Rosin polymers provide phase change (hot melt) inks with flexibility and adhesion. In addition, the polymers can improve the dispersion of the colorant. Like hydrocarbon polymers, in some ink systems, rosin polymers cannot be used with acrylic polymers at a level that permits the benefit of both polymers to be achieved due to incompatibility of the polymers. As an example, a composition consisting of 105.6 parts of paraffin, 72.2 parts of Westvaco L1A Special fatty acid, 22.2 parts of Elvax® 40W, and 20.0 parts of carnauba wax was prepared. When 190.0 grams or more of rosin polymer 7485-70 was added to the composition, a compatible system resulted (Example 10). When 5.9 parts or more of acrylic polymer JONREZ® H-2704 were added to the same composition, an incompatible ink system was obtained (Example 11). By chemically attaching together 80 wt % of rosin polymer 7485-70 and 20 wt % of acrylic polymer JONREZ® H-2704, rosin/acrylic hybrid polymer 7490-97 was obtained (Example 9). This hybrid polymer was added at a level of 132.0 parts to the previous composition without an incompatible system resulting (Example 13). Adding the hybrid polymer to the composition is equivalent to adding 26.4 parts of acrylic polymer JONREZ® H-2704 and 105.6 parts of rosin polymer 7485-70.

To demonstrate the uniqueness of the hybrid approach in achieving a compatible system, a blend of 5.4 parts of rosin polymer 7485-70 and 1.4 parts of acrylic polymer JONREZ® H-2704 was added to the previous composition (Example 12). An incompatible ink system was obtained. Thus, a greater amount of an acrylic polymer can be incorporated in a wax/fatty acid/ethylene vinyl acetate-based phase change ink in the hybrid form than as a blend. The comparisons described in Examples 10-14 are summarized in Table II.

              TABLE II______________________________________Phase Change Ink-Jet Ink Formulas           Ink      Ink     Ink   Ink  7513-88 7513-89 7513-91 7513-74______________________________________Paraffin, parts 105.6    105.6   105.6 105.6  Carnauba wax, parts 20.0 20.0 20.0 20.0  Elvax ®, parts 22.2 22.2 22.2 22.2  Westvaco L1A fatty acid, parts 72.2 72.2 72.2 72.2  Rosin polymer 7485-70, parts 190.0  5.4  JONREZ ® H-2704, parts  5.9 1.4  Hybrid Resin 7490-97, parts    132.0  Compatible yes no no yes______________________________________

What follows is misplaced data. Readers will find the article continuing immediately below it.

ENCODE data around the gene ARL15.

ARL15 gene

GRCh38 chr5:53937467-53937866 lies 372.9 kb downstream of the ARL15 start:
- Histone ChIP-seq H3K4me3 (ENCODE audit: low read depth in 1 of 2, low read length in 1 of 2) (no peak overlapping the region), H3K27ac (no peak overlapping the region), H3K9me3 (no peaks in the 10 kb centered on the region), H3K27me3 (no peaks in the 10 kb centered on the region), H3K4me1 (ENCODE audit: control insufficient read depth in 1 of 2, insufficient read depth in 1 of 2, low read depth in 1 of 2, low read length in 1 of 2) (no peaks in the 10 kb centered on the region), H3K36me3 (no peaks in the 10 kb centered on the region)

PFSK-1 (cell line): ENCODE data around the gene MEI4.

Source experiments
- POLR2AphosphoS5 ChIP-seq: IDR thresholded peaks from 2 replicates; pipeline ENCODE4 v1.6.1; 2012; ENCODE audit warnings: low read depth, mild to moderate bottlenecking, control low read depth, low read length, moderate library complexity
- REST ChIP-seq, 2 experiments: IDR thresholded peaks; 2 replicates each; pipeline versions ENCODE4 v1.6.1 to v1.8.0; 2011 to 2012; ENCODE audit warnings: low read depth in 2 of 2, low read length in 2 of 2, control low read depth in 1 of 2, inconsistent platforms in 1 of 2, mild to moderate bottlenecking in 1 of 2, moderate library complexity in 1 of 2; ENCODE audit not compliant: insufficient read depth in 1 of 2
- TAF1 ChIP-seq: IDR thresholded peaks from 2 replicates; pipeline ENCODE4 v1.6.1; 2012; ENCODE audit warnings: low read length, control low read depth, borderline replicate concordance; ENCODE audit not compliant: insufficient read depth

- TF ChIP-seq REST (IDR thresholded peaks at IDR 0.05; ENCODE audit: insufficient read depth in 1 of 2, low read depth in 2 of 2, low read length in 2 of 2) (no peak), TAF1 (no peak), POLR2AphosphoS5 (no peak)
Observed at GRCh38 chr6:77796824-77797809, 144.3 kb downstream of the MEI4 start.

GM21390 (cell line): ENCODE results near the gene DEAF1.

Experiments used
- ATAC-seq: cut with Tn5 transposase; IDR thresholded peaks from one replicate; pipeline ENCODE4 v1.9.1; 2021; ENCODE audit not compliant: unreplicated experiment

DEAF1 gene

EXAMPLE 15 Preparation of Rosin/Polyurethane Hybrid Polymer 7485-57

To a three-liter, five-neck, round-bottom flask equipped with an overhead stirrer, a thermocouple, a condenser, and two stoppers were added 1,000 parts of Westvaco Rosin SS and 65.4 parts of L5 fatty acid. The contents were heated to a temperature of 185° C. Then, 65.4 parts of maleic anhydride were added. The temperature was increased to 205° C. and maintained for a period of one hour. Then, 131 parts of pentaerythritol and 4.4 parts of magnesium oxide were charged. A Dean-Stark trap was attached, and the contents were heated to a temperature of 270° C. over a one-hour period. The temperature was maintained at 270° C. for a period of one hour. Then 201 parts of polyurethane K-Flex® UD 320-100 were added. The temperature was maintained for an additional two hours at 270° C. The resulting polymer had an acid number of 8, a ring and ball softening point of 90° C., a DSC glass transition temperature of 44° C., a weight average molecular weight of 2,200, a polydispersity of 1.8, a neat Gardner color value of 17, and a Brookfield viscosity of 135 cP (#8 spindle).

EXAMPLE 16 Preparation of Phase Change Ink 7513-48D

To a 500-mL, five-neck, round-bottom flask equipped with an overhead stirrer, a nitrogen delivery tube, a thermocouple, and a stopper were added 20.0 parts of carnauba wax, 105.6 parts of paraffin wax, 22.2 parts of Elvax® 40W, and 72.2 parts of L1A Special fatty acid. The contents were heated to 135° C. under a nitrogen atmosphere. Then, 3.0 parts of K-Flex® PU UD-320-100 were charged.

EXAMPLE 17 Preparation of Phase Change Ink 7504-48A

To a 500-mL, five-neck, round-bottom flask equipped with an overhead stirrer, a nitrogen delivery tube, a thermocouple, and a stopper were added 20 parts of carnauba wax, 105.6 parts of paraffin wax, 22.2 parts of Elvax® 40W, and 72.2 parts of L1A Special fatty acid. The contents were heated to 135° C. under a nitrogen atmosphere. Then, 310.0 parts of rosin/polyurethane hybrid polymer 7485-57 were charged over a two-hour period. The contents were maintained at a temperature of 135° C. for an additional hour.

EXAMPLE 18